At Menlo Worldwide Logistics, “we worked with several methodologies and practices to drive continuous improvement between 2000 and 2005,” says Anthony Oliverio, VP for Supply Chain Services. “When the organization got serious about choosing a single methodology, we chose LEAN as our standard operating philosophy. We then defined a change management strategy and determined how to navigate obstacles and set goals in major areas—including some with immediate results.”
Inmar, which operates collaborative commerce networks, began LEAN Six Sigma as an outgrowth of its 5S (sort, set in order, shine, standardize, and sustain) program to make workplace optimization easy to understand. “We’re a process- intensive business, so it’s commonsense to apply these tools. In our experience, employees are happier when the organization runs well,” notes Steve Dollase, EVP of Strategy.
“If you don’t have a goal, you don’t have a plan,” Dollase notes. Inmar sets goals related to net present dollar savings from LEAN. Without metrics, he says, success simply can’t be determined.
At UL, leadership expects continual improvements, but lets employees set the goals. “Our employees are empowered to innovate,” Amador says. As such, employees are encouraged to solve issues daily, “not just for big projects.” When employees decided to cut turnaround time by half, they ended up cutting it by 60 percent.
LEAN Six Sigma requires hands-on, results-oriented training. People have to make a difference. As a trainer, you have to build a foundation by showing why it matters and how it’s relevant. One of the challenges is to explain that change is necessary for the continued success of the organization. Success depends upon keeping people energized, and that requires follow-through.
“Top leadership buy-in and transparency are essential,” Oliverio stresses. “Employees understand the process. They’re empowered, so there’s no fear around making changes and recommendations. We weave continuous improvement into the organization’s core value.”
Like other successful LEAN companies, Meno measures its outcomes. “Teams should identify the key objectives in implementing LEAN Six Sigma and how these are to be measured. Data on these key indicators must be gathered and reviewed regularly to identify further opportunities for improvements,” Dr. Baker says. Certified financial improvements are one measure of success. Others include improved customer and employee satisfaction, better turnaround time, higher efficiency, and the ability to work on more projects.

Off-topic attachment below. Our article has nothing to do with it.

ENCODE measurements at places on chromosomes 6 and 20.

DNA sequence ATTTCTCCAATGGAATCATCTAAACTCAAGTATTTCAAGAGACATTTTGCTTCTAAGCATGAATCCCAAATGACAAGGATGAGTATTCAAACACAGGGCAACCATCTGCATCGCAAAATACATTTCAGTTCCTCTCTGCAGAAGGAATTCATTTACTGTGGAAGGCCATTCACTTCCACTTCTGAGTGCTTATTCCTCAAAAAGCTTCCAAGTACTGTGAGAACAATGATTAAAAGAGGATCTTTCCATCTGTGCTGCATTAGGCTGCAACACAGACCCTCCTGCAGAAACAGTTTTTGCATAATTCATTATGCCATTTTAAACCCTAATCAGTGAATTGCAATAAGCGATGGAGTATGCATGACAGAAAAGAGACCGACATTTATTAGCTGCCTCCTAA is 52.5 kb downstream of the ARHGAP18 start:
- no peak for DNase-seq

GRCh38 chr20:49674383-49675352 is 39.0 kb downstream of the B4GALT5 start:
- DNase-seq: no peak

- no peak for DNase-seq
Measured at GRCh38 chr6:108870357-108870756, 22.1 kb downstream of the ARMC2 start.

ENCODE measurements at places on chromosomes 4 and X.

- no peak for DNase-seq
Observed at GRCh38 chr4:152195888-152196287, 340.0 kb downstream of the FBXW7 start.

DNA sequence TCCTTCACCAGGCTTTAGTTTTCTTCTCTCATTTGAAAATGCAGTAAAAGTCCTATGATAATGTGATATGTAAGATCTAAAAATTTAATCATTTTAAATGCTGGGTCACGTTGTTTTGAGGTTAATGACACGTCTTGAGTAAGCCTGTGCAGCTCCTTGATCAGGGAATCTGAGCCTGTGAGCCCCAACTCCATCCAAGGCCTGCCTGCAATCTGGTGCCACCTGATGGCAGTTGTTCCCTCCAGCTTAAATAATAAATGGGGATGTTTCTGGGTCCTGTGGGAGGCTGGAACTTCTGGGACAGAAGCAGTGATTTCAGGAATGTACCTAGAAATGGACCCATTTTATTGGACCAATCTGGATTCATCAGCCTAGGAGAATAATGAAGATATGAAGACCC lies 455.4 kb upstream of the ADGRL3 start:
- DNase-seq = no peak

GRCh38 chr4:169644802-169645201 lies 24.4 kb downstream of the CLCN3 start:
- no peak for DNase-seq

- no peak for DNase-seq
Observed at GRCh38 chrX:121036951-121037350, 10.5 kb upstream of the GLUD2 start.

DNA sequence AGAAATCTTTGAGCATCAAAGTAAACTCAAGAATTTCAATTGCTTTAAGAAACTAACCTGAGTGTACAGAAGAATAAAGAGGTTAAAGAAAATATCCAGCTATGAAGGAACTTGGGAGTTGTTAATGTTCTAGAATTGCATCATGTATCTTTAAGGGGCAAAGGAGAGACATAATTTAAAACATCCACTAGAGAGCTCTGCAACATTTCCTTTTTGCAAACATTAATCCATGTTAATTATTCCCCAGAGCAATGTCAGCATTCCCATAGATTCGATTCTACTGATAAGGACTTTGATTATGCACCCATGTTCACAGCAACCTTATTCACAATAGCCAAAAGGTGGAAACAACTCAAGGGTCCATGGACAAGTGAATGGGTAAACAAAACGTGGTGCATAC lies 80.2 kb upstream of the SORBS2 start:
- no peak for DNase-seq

LEAN Six Sigma is continuous process improvement. “It will never be completed because things always change,” Dollase says. “There will be new technology, new clients, a new business environment, etc. The side benefit is that employees start to understand that change is essential. It’s not just something to be endured.”
Adapting LEAN Six Sigma Learning Design
By John Best, Master Champion and LSS Blended Learning Expert, The Quality Group (www.thequalitygroup.net)
Today’s LEAN Six Sigma (LSS) training professionals are under immense pressure to be more effective and efficient in improving performance and business excellence, often with reduced training budgets. Advances in technology have changed the learning landscape dramatically, allowing for a highly effective model: blended learning.
Innovations such as browser-based solutions, e-learning modules, and interactive project simulations offer new training options. LSS blended learning integrates self-paced online modules, both pre- and post-class, with live hands-on classroom elements to achieve better outcomes, faster, at a lower cost.
The U.S. Department of Defense (DoD) is known for its innovative methods to keep America safe, and protect its “warfighters.” Driven by Dr. Charles Brandon, the director for The Continuous Process Improvement and LEAN Six Sigma (CPI/LSS) Program Office, the DoD has become a recognized LSS training and implementation innovator. In 2011, working with IBM Global Services and The Quality Group, Dr. Brandon implemented the first-ever blended LSS Green Belt learning program, augmenting his traditional live-only training. Says Dr. Brandon, “We are focused every day on finding opportunities to not only increase DoD process efficiencies and effectiveness but to improve the performance of the department as a whole in all Business Mission Areas (BMAs).”
So how does one accomplish the mission of blended learning for LEAN Six Sigma?
Rapid and measurable ROI from LSS initiatives is imperative for success. According to Dr. Rob Golhofer, the IBM lead on the DoD implementation, “The blended Green Belt training program has produced the fastest and highest- impact improvement projects compared to live-only Green Belt training.”
Process improvement is more critical than ever to an organization’s ability to succeed. A blended learning design allows LEAN Six Sigma instructors to add more value by inculcating LSS throughout the organization. Better LSS training increases ROI on actual projects, and is more sustainable over time.